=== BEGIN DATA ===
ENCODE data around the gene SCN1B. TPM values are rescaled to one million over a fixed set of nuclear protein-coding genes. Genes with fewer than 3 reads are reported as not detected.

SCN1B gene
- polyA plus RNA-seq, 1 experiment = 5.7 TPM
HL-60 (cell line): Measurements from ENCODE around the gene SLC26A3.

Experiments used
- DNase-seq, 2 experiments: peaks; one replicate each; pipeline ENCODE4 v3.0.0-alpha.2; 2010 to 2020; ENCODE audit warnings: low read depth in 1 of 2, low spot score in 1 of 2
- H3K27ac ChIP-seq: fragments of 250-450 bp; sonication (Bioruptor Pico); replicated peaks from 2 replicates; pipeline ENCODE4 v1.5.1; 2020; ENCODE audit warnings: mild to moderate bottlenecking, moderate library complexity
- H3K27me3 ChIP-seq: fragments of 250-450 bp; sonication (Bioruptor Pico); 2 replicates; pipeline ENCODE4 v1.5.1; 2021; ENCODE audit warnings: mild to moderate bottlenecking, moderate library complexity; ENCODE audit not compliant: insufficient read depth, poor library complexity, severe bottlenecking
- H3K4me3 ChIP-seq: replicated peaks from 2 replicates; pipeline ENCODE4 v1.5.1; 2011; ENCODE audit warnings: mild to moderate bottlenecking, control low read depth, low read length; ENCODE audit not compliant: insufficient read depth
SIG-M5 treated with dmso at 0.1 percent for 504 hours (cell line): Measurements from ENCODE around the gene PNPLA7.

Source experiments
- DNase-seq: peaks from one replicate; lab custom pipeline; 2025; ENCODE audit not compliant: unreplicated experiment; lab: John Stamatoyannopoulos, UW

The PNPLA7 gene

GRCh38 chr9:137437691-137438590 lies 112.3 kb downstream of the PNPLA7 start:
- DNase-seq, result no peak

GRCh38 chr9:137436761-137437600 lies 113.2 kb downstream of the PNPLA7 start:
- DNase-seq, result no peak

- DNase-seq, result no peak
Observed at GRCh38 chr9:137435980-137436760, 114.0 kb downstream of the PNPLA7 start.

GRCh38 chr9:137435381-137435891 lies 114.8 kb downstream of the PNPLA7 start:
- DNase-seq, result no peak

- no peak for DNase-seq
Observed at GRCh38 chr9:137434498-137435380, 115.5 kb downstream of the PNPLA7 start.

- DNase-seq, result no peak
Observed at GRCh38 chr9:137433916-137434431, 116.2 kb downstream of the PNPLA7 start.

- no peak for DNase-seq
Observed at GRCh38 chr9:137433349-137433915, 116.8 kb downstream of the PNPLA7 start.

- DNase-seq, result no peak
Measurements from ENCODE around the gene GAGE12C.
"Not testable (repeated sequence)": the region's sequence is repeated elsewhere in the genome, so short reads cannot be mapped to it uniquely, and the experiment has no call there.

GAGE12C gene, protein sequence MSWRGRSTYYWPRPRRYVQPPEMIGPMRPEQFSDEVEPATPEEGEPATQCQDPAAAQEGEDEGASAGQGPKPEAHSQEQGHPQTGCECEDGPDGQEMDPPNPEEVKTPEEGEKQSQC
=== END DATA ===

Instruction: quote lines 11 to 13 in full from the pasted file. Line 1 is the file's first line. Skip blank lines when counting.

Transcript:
Source experiments
- DNase-seq: peaks from one replicate; lab custom pipeline; 2025; ENCODE audit not compliant: unreplicated experiment; lab: John Stamatoyannopoulos, UW

The PNPLA7 gene